Teen sexting not a reason for parental panic
As many as a quarter of teens have received sexually explicit videos, images or messages on their mobile phone, but experts say parents shouldn’t push the panic button just yet.
Exploring sexuality is a normal part of being a teenager, but with each new advance in technology, parents, members of the media and others sound the alarm that children are at risk, according to the writers of a comment entitled “Sexting in youth: cause for concern?” which was published in the journal Lancet Child & Adolescent Health.
According to lead author Dr. Jeff Temple, a professor at The University of Texas Medical Branch at Galveston, a more nuanced approach is needed.
“As with many technological advances, the ubiquity of the smartphone in adolescent circles has both good and bad consequences,” Temple writes.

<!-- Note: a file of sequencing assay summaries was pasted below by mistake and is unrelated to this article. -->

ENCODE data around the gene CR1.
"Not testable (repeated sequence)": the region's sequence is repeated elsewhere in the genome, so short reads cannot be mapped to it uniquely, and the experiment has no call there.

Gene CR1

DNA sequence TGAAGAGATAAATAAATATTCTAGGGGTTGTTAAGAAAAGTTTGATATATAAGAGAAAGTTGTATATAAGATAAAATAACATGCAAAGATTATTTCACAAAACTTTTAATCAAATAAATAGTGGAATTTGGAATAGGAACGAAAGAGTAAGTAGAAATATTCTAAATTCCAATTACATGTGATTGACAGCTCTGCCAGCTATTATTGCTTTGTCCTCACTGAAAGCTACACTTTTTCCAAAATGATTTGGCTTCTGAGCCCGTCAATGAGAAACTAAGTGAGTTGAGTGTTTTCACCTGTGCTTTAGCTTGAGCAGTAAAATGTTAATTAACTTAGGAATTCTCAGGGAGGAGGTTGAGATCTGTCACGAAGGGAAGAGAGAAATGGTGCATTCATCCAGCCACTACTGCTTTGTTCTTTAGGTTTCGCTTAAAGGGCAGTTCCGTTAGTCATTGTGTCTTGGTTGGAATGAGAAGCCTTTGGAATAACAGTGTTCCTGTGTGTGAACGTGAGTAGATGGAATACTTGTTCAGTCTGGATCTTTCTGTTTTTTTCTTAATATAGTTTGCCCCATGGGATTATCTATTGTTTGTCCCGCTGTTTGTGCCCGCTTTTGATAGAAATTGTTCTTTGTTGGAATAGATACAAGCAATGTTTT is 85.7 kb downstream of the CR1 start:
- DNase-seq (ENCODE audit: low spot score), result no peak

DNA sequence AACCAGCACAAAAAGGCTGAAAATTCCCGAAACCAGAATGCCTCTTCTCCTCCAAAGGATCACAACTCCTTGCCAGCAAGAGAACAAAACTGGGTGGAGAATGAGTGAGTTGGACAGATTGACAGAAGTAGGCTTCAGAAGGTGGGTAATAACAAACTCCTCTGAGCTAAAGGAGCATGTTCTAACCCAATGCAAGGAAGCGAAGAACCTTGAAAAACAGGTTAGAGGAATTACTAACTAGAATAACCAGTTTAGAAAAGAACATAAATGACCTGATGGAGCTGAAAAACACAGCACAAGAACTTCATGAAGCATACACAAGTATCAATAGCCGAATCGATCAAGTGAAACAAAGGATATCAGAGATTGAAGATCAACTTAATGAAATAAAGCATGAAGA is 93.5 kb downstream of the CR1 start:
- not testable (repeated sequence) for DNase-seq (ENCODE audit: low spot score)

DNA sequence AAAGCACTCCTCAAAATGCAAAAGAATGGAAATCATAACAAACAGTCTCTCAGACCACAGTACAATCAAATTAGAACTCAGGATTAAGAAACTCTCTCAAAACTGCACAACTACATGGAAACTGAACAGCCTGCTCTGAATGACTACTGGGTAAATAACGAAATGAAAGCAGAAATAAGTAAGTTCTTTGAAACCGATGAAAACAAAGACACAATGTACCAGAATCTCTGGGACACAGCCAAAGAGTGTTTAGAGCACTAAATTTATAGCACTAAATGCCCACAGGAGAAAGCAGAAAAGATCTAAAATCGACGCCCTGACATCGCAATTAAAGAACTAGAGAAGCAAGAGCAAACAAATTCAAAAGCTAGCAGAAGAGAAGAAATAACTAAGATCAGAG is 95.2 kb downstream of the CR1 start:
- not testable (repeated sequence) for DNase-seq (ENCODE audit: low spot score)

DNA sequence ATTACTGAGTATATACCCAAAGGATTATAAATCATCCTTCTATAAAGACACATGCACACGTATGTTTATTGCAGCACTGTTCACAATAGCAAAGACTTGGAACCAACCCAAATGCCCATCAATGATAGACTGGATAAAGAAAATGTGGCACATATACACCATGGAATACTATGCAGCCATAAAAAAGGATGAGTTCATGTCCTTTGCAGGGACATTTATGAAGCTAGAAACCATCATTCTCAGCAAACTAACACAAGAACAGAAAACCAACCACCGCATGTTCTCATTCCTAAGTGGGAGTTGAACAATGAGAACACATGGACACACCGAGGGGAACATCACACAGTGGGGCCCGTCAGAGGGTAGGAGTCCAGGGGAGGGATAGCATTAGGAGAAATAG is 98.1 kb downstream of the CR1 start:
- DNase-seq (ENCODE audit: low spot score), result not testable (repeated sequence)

A recently published meta-analysis found that sexting was related to behavioral problems and substance use, especially among younger adolescents. However, whether the sexts where consensual or not can be an important factor.
Separate studies have found that unwanted sexts are associated with mental health issues. Teen sexting within a committed relationship, however, was not associated with substance use, whereas casual sexting was associated with risk-taking behaviors.
What this all means, Temple argues, is that consensual sexting between teens in a committed partnership might be a normal and healthy part of adolescence.
“Our focus shouldn’t be to shame or criminalize teen sexting behavior, but rather to focus on healthy relationship practices, education on digital citizenship and potential online risks,” Temple said.
Other authors include Victor C Strasburger, Department of Pediatrics, School of Medicine, University of New Mexico, Harry Zimmerman, private attorney, Sheri Madigan, Department of Psychology, University of Calgary and Alberta Children’s Hospital Research Institute.